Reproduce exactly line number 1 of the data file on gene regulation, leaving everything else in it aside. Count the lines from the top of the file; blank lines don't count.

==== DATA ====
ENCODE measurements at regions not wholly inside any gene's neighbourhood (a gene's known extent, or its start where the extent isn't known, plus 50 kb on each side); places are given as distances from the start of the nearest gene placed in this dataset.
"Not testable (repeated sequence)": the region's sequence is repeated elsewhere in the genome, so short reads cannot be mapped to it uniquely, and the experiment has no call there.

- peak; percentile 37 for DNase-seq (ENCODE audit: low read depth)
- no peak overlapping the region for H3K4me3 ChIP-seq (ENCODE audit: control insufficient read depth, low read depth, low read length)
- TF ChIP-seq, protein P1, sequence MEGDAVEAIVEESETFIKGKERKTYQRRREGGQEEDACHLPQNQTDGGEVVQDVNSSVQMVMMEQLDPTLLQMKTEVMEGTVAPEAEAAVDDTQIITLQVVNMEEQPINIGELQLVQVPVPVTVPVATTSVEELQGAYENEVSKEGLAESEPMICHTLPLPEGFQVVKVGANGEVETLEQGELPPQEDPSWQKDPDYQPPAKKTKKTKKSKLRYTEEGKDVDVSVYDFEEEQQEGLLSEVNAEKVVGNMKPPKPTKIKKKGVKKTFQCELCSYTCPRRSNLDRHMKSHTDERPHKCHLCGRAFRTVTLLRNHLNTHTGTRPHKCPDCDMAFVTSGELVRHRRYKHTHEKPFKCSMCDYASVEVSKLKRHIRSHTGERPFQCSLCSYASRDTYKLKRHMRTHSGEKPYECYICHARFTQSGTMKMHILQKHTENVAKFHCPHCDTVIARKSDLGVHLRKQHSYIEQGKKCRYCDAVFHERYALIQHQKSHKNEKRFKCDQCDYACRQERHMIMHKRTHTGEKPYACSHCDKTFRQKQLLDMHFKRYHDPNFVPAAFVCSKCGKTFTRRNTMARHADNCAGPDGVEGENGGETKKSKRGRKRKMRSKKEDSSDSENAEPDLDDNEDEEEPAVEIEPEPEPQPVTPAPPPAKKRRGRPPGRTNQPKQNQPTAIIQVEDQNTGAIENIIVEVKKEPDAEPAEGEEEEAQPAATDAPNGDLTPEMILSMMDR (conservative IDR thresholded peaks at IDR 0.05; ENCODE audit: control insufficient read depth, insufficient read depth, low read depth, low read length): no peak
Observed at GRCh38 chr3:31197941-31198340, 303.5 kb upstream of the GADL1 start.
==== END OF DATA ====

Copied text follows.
ENCODE measurements at regions not wholly inside any gene's neighbourhood (a gene's known extent, or its start where the extent isn't known, plus 50 kb on each side); places are given as distances from the start of the nearest gene placed in this dataset.